The small number who do get it, spiritually, intellectually, materially, are simply too few to change the direction of the masses. That is one of the realizations that reason forces on you when you dance with the crude oil maiden (peak oil.)

Thanks for the info.
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Heinberg: U.S. Energy Abundance for Now— But Don’t Peek Behi

Unread postby AdamB » Mon 05 Feb 2018, 22:33:27

The Energy Information Administration (EIA) of the U.S. Department of Energy is about to release its Annual Energy Outlook (AEO) 2018, with forecasts for American oil, gas, and other forms of energy production through mid-century. As usual, energy journalists and policy makers will probably take the document as gospel. That’s despite the fact that past AEO reports have regularly delivered forecasts that were seriously flawed, as the EIA itself has acknowledged. Further, there are analysts inside and outside the oil and gas industry who crunch the same data the EIA does, but arrive at very different conclusions. The last few EIA reports have displayed stunning optimism regarding future U.S. shale gas and tight oil production, helping stoke the notion of U.S. “energy dominance.” No one doubts that fracking has unleashed a gusher of North American oil and gas on world markets in the past decade


Heinberg: U.S. Energy Abundance for Now— But Don’t Peek Behind That Curtain!
Peak oil in 2020: And here is why: https://www.youtube.com/watch?v=2b3ttqYDwF0
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Re: The Energy Sustainability Dilemma - Dave Hughes

Unread postby MD » Tue 06 Feb 2018, 08:32:22

There is no energy shortage. Never was. It's all about how we are using available supplies, in all their forms. That is what is changing.

Yes, it really is -just- that simple.
Stop filling dumpsters, as much as you possibly can, and everything will get better.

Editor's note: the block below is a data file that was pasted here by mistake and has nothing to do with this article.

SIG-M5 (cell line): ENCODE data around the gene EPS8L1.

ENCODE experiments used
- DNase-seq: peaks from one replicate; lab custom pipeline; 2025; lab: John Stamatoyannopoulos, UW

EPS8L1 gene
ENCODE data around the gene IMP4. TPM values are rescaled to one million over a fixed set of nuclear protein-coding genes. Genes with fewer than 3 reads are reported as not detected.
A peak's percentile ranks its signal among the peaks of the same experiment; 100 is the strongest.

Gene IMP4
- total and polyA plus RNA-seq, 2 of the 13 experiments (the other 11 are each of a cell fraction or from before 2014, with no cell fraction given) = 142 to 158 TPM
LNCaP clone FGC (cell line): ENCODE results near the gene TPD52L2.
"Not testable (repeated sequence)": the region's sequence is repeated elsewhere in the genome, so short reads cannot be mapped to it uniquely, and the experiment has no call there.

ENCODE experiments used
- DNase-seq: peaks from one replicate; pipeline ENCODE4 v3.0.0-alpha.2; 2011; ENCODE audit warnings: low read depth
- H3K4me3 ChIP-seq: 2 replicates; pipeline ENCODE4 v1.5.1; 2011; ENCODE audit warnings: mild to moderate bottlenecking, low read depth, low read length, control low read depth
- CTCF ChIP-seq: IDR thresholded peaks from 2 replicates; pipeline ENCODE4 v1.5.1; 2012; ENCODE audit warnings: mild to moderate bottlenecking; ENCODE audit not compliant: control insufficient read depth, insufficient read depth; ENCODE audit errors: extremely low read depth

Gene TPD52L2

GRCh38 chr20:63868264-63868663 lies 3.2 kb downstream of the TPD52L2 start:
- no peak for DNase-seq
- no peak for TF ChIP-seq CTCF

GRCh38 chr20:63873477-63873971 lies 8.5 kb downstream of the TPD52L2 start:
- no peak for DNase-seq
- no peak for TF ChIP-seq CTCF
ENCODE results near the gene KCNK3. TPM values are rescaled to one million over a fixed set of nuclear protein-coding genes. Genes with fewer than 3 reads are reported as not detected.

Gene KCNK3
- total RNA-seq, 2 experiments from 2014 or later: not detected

Just think it through.
It's not hard to do.
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Re: The Energy Sustainability Dilemma - Dave Hughes

Unread postby GHung » Tue 06 Feb 2018, 11:03:05

MD wrote:There is no energy shortage. Never was. It's all about how we are using available supplies, in all their forms. That is what is changing.

Yes, it really is -just- that simple.


Not quite that simple since a large chunk of the economy makes its living off of discretionary uses of 'surplus' energy.
Blessed are the Meek, for they shall inherit nothing but their Souls. - Anonymous Ghung Person
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Re: The Energy Sustainability Dilemma - Dave Hughes

Unread postby KaiserJeep » Tue 06 Feb 2018, 12:11:31

The telling argument: In the absence of cheap FF energy, depending upon feeble alternative and renewable energy sources, the carrying capacity of this planet is less than half the current world population.

That's the kernel of truth wrapped in a nutshell. If you live in a prosperous country, able to afford the coming energy price increases, you probably will survive. If you live in a place where life is tough and things are not improving, your best bet is to become a refugee to a better place.